November 14, 2009 in Cases and Case Materials, Fourteenth Amendment, Fundamental Rights, History, Interpretation, Privileges and Immunities, Reconstruction Era Amendments, Scholarship, Teaching Tips, Theory | Permalink | Comments (1) | TrackBack (0)
Friday, November 13, 2009
The "takings clause" of the Fifth Amendment provides "nor shall private property be taken for public use without just compensation.” Much of the constitutional controversy has revolved around "taking," especially when the "taking" is through regulation rather than physical appropriation.
However, with Kelo v. City of New London, 545 U.S. 469 (2005), the issue of "public use" assumed prominence. In Kelo, the Court acknowledged the two poles of "public use": the clearly constitutional situation when the government takes private property and will itself use that property (e.g., for a road) as opposed to the clearly unconstitutional scenario if a government were to take private property and then transfer that private property to a private entity for private use. Relying on precedent relating to railroads, a majority of the Court held that the City of New London's taking of property in this "blighted" area and transferring it to companies including Pfizer that would develop the property amounted to a public use.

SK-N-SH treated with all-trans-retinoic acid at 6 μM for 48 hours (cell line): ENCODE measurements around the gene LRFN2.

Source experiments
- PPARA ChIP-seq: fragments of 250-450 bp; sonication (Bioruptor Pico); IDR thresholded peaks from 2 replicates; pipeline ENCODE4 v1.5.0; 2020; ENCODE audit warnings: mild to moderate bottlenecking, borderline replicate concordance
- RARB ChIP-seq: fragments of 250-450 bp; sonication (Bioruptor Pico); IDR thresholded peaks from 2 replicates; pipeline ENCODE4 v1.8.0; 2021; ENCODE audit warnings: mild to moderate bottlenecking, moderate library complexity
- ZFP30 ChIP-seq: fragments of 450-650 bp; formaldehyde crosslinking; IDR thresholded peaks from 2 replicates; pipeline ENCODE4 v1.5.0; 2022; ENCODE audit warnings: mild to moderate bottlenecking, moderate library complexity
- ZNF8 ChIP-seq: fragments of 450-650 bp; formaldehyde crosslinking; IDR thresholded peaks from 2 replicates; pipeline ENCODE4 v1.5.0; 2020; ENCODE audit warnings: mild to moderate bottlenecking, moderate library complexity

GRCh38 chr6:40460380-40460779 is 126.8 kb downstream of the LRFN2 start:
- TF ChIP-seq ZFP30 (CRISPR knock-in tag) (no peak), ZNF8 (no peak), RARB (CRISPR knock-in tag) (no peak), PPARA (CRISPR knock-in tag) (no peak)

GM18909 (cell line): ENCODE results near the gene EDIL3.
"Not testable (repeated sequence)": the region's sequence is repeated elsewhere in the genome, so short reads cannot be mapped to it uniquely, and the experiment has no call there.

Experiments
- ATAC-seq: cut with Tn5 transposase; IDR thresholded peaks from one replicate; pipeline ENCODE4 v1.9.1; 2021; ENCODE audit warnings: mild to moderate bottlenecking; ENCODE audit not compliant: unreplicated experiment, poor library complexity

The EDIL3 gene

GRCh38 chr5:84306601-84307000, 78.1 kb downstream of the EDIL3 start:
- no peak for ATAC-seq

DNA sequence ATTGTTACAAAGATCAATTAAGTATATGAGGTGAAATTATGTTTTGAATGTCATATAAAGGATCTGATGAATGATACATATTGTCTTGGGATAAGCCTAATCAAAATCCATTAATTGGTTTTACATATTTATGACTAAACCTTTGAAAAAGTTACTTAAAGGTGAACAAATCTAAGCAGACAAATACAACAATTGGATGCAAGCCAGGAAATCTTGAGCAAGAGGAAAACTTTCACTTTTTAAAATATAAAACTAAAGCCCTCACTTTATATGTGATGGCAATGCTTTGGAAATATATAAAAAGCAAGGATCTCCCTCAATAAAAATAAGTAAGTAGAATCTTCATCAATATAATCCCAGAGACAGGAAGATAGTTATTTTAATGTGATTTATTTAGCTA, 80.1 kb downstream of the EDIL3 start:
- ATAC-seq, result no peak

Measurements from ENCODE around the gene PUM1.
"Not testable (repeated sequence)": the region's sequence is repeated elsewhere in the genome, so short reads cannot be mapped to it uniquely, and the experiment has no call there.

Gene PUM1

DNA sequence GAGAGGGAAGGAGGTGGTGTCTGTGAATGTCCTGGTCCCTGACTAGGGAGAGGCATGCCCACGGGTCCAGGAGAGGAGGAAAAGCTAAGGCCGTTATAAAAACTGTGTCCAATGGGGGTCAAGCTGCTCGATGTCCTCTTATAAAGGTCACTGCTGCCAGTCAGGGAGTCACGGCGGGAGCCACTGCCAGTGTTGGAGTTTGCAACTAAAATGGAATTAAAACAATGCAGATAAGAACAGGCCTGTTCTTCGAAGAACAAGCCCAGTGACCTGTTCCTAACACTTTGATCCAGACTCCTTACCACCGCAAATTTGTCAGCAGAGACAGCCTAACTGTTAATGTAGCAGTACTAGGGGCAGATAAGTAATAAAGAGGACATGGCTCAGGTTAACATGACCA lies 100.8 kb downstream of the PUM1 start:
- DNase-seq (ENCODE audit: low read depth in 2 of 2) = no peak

One way to portray the Kelo controversy is as a pitting of "little" individual property owners against "big" government and corporate interests. The Little Pink House, a book published this year, is true to this narrative, providing a compelling account of Susette Kelo, the case, and its aftermath. For a more nuanced view, there is an excellent and critical review of the book by Professor George Lefcoe who teaches property at USC, available on ssrn here, and forthcoming in Connecticut Law Review.